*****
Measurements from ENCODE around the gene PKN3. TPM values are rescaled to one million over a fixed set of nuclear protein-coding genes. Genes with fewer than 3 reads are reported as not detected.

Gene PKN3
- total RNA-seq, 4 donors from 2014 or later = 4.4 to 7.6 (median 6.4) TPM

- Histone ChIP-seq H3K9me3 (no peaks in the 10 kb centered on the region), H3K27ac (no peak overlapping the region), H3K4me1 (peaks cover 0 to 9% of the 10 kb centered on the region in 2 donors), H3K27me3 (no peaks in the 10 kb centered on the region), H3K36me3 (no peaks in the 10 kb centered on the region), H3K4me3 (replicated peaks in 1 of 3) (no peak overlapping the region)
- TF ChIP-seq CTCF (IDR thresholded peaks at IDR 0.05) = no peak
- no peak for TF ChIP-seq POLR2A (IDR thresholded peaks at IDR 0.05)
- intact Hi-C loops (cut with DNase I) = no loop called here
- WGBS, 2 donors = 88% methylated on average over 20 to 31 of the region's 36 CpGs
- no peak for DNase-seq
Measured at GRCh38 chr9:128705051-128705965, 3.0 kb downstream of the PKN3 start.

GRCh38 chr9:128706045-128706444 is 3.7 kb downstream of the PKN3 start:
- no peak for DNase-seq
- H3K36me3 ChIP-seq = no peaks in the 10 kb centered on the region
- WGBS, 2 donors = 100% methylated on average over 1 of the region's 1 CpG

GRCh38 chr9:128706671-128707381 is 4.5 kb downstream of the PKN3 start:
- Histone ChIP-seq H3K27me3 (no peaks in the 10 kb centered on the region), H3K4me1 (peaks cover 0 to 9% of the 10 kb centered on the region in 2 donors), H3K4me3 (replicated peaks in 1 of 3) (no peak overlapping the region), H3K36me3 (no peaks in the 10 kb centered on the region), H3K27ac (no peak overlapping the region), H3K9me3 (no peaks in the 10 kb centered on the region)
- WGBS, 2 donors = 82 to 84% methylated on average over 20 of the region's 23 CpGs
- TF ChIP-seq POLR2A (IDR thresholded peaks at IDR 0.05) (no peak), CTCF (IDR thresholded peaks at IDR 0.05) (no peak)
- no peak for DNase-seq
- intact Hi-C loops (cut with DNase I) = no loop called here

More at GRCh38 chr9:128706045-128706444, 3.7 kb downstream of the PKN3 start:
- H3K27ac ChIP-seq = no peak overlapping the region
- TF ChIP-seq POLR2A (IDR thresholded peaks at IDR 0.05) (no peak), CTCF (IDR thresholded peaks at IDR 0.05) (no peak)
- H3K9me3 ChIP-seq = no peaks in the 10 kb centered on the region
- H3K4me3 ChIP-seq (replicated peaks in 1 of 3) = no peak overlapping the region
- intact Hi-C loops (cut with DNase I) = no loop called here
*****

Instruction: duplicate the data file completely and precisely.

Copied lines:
Measurements from ENCODE around the gene PKN3. TPM values are rescaled to one million over a fixed set of nuclear protein-coding genes. Genes with fewer than 3 reads are reported as not detected.

Gene PKN3
- total RNA-seq, 4 donors from 2014 or later = 4.4 to 7.6 (median 6.4) TPM

- Histone ChIP-seq H3K9me3 (no peaks in the 10 kb centered on the region), H3K27ac (no peak overlapping the region), H3K4me1 (peaks cover 0 to 9% of the 10 kb centered on the region in 2 donors), H3K27me3 (no peaks in the 10 kb centered on the region), H3K36me3 (no peaks in the 10 kb centered on the region), H3K4me3 (replicated peaks in 1 of 3) (no peak overlapping the region)
- TF ChIP-seq CTCF (IDR thresholded peaks at IDR 0.05) = no peak
- no peak for TF ChIP-seq POLR2A (IDR thresholded peaks at IDR 0.05)
- intact Hi-C loops (cut with DNase I) = no loop called here
- WGBS, 2 donors = 88% methylated on average over 20 to 31 of the region's 36 CpGs
- no peak for DNase-seq
Measured at GRCh38 chr9:128705051-128705965, 3.0 kb downstream of the PKN3 start.

GRCh38 chr9:128706045-128706444 is 3.7 kb downstream of the PKN3 start:
- no peak for DNase-seq
- H3K36me3 ChIP-seq = no peaks in the 10 kb centered on the region
- WGBS, 2 donors = 100% methylated on average over 1 of the region's 1 CpG

GRCh38 chr9:128706671-128707381 is 4.5 kb downstream of the PKN3 start:
- Histone ChIP-seq H3K27me3 (no peaks in the 10 kb centered on the region), H3K4me1 (peaks cover 0 to 9% of the 10 kb centered on the region in 2 donors), H3K4me3 (replicated peaks in 1 of 3) (no peak overlapping the region), H3K36me3 (no peaks in the 10 kb centered on the region), H3K27ac (no peak overlapping the region), H3K9me3 (no peaks in the 10 kb centered on the region)
- WGBS, 2 donors = 82 to 84% methylated on average over 20 of the region's 23 CpGs
- TF ChIP-seq POLR2A (IDR thresholded peaks at IDR 0.05) (no peak), CTCF (IDR thresholded peaks at IDR 0.05) (no peak)
- no peak for DNase-seq
- intact Hi-C loops (cut with DNase I) = no loop called here

More at GRCh38 chr9:128706045-128706444, 3.7 kb downstream of the PKN3 start:
- H3K27ac ChIP-seq = no peak overlapping the region
- TF ChIP-seq POLR2A (IDR thresholded peaks at IDR 0.05) (no peak), CTCF (IDR thresholded peaks at IDR 0.05) (no peak)
- H3K9me3 ChIP-seq = no peaks in the 10 kb centered on the region
- H3K4me3 ChIP-seq (replicated peaks in 1 of 3) = no peak overlapping the region
- intact Hi-C loops (cut with DNase I) = no loop called here